The Rhodesia Museum

The Rhodesia Museum


In 1901 when Cecil Rhodes visited Bulawayo for the last time he received two requests, the first from the Chamber of Mines to appoint a Geologist and the second from the Rhodesia Scientific Association who wanted a museum to house their growing collection of minerals. It was suggested that the two bodies get together and on 1st January, 1902, The Rhodesia Museum came into being.

To support the museum, the Government of Southern Rhodesia contributed to maintenance an annual grant equal in amount to the subscriptions guaranteed by the founding bodies and an annual contribution from the Bulawayo Municipality. Mr F.P. Mennell, a Geologist, after which the Geology Gallery is named, took up his post as the first Curator. Initially the ‘new’ museum occupied a room at the Bulawayo Public Library which the growing collections soon got too small for.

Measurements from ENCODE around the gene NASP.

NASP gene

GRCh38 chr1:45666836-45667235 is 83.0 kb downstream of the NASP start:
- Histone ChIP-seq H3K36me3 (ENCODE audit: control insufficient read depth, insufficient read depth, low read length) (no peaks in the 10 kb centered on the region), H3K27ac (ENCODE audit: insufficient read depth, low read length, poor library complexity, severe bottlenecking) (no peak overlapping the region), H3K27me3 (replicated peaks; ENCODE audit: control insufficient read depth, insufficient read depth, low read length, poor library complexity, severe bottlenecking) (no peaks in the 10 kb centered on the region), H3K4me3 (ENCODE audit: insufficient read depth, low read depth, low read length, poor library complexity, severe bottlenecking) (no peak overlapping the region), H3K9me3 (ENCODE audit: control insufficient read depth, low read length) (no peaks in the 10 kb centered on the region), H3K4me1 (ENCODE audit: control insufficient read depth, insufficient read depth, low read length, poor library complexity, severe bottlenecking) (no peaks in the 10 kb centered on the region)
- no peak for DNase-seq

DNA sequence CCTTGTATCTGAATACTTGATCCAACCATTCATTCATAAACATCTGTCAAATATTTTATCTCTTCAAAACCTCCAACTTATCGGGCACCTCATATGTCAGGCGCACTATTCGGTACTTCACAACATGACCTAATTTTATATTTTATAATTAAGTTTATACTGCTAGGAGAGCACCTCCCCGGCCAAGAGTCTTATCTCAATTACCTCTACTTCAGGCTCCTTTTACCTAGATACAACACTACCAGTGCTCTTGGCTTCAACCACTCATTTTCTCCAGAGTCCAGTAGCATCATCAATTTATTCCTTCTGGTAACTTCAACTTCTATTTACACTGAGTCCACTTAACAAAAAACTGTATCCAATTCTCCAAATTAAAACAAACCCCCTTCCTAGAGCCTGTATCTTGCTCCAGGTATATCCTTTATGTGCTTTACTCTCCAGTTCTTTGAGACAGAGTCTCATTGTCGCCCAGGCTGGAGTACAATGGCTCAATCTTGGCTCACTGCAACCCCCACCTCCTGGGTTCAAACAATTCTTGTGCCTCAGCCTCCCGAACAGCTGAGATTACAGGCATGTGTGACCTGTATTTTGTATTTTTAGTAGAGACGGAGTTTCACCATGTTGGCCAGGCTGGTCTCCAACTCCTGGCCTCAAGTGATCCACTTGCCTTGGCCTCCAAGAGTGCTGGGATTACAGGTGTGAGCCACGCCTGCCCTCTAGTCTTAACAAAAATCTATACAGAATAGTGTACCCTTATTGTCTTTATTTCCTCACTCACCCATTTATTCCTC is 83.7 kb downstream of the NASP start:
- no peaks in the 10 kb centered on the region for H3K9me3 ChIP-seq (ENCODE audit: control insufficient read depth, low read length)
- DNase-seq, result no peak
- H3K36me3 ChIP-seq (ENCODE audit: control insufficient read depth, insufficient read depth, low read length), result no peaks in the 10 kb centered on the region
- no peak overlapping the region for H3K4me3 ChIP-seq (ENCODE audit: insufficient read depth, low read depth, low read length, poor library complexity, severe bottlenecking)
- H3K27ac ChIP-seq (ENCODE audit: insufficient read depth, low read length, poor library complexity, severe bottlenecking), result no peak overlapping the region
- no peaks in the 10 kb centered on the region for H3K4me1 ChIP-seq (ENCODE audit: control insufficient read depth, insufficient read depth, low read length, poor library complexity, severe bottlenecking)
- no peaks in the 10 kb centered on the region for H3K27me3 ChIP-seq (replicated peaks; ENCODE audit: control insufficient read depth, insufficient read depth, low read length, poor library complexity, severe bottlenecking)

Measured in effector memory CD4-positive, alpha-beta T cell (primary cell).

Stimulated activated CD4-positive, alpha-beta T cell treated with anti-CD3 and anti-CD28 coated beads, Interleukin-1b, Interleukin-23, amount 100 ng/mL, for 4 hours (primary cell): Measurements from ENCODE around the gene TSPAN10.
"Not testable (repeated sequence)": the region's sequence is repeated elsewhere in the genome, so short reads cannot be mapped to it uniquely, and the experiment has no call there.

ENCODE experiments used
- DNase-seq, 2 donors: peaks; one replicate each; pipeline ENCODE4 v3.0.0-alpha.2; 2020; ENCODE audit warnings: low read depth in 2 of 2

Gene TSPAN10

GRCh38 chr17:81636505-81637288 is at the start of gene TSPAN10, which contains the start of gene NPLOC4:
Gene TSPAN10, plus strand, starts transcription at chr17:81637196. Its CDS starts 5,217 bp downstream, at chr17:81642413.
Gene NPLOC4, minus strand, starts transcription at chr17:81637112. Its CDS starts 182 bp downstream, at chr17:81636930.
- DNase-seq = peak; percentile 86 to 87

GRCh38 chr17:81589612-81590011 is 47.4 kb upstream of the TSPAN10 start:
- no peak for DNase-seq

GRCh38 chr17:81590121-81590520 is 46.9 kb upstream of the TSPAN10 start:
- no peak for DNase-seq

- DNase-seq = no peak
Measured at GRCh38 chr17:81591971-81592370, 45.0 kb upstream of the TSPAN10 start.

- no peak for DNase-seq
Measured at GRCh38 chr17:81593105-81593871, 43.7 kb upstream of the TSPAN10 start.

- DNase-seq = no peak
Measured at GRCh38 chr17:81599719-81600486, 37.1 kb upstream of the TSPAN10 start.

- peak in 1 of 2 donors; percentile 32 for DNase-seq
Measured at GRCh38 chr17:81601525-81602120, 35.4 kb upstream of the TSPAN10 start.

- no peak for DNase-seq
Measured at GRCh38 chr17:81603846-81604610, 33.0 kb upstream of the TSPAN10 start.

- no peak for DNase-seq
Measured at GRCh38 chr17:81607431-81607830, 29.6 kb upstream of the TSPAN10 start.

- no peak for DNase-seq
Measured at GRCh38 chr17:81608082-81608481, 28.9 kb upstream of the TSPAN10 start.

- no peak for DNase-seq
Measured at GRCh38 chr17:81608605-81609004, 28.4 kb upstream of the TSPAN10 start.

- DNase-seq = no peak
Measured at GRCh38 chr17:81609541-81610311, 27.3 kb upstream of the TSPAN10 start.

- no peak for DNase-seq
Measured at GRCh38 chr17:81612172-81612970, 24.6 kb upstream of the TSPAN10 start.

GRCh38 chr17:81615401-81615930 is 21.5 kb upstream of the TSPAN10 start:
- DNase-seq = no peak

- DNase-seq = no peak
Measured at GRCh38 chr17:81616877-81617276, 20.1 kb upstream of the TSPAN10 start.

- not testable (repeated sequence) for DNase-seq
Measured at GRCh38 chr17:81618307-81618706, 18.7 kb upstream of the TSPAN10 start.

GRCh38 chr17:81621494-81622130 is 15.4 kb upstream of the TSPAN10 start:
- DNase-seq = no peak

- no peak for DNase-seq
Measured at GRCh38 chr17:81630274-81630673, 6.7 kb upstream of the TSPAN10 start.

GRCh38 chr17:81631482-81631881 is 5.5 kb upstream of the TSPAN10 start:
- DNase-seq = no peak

In 1905 the Museum Committee bought and moved to the former Congregation Chapel. This, the second museum was opened by Professor G Darwin, President of the British Association in September 1905.

In 1910 a much larger building on the north-east corner of Fort Street and 8th Avenue (now the Parcels Office) was donated to the Museum Committee by the British South African Company. This was informally opened on 21st August 1910, although it was not until late November that it was officially opened by the Duke of Connaught, son of Queen Victoria.

As the museum continued to grow so the impressive 8th Avenue frontage, the fourth museum, was built in 1922. Designed by Sir Herbert Baker, the entrance porch initially doubled up as the cenotaph. Further extensions were added in 1930 and 1936.

In 1936 the Government acquired the museum that was renamed The National Museum of Southern Rhodesia.



  • James Gavin